figured out it meant replace toner cartridge, but
not for hours after we had started.
13.. If you need two sets of table numbers, and only
have one, the first group of tables goes 1,3,5,7,9,
and the second group goes 2,4,6,8, 10.
During the time we were crying over the printer, I
had to keep moving. But I needed to number up two
sets of tables, and only had one set of numbers!
Then a revelation hit, and I realized that I could
just set up the first group as even numbers and the
second group as odd numbers. I feel so smart
14.. Kids Play must mean something to somebody
One of the new things I had to do was provide staff
for Kids Play, which is supposed to be a place where
parents can leave kids while they go play games. My
staff was supposed to be WoTC sponsored and would
help babysit/teach kids some of the Wizards games
targeted towards younger audiences. When we got
there, however, we quickly found out that not only
did no one know where the Kids Play area was, but
also no one knew exactly what my staff was supposed
to be doing there, and what product they were
supposed to have. Fortunately everyone was very
relaxed about it on the WoTC side, and on my side
the Kids Play staff was very nice about being
available to do whatever we wanted them to do.
15.. Give out an "appropriate prizes".
Working for several different companies, and several
different games for those companies, it's always
hard to understand what kind of prize pool they want
to give out for different levels of events, so I
always ask for a list of how the prize pool should
be distributed for different events. The sheets I
got for all the events this time stated that I
should "Hand out appropriate prizes." Fortunately
Scott Larabee was around to translate this into
something real for each event.
16.. Board Game Rental policies exist somewhere,
Another new thing we were doing this year was Board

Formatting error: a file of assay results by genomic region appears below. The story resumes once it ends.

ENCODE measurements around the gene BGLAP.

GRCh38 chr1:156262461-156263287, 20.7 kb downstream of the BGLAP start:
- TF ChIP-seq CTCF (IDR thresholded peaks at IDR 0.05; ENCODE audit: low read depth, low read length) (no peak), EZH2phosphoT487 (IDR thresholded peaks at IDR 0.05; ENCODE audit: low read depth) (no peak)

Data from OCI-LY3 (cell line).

Game Rentals. We were supposed to have some way to
lend people board games for a one ticket
($1.50) fee, but it was a new thing, and we had no
policies for it, nor did any arrive. Not a big deal
tho, we made our own as we went along and things
seemed to go fine.
17.. The "secure" lock cage has wheels, and can just
be pushed away.
During this event, we would be holding product over
night, so we requested a lock cage to store product
in, and sure enough they provides us with one.
This monstrous green thing was brought out to us,
which taught me three new things. The first is that
it was on wheels. I'm not sure who had this idea,
but we need to talk to them about it. So, with it
next to the stage, if I put all of my product into
the lock cage, someone would just push it away
stealing all of my product easier. Fortunately this
was easily solved by bringing the lock cage on the
stage with a forklift so people could not wheel it
18.. The "secure" lock cage can be opened from the
top as well as the doors.
The second thing we learned about the lock cage was
its slight insecurity issue. If you locked the front
doors of the lock cage, the top of it could still
just be lifted up to access the cage, making the
front locking area pretty much useless. This was
solved with a big chain they used to look through
the ceiling part into the front doors.
No, really, that's really what they did.
19.. The "secure" lock cage does not come with a
The final thing I learned about the lock cage was
that it did not actually have a lock. We had to go
get a combination lock for it. Overall my review of
the "secure" lock case was "not so secure."
20.. The older back up printer is not so good when
your portable does not have a parallel port.
When my printer started causing problems, I had at
first thought it would be no problem. After all, I
brought my old printer just in case. But as I went
to plug in my printer to the new portable, I quickly
noticed something - my new portable does not have a
parallel port. Oops.
Tune in next week when we finish off the 45 things I
learned at Gen Con!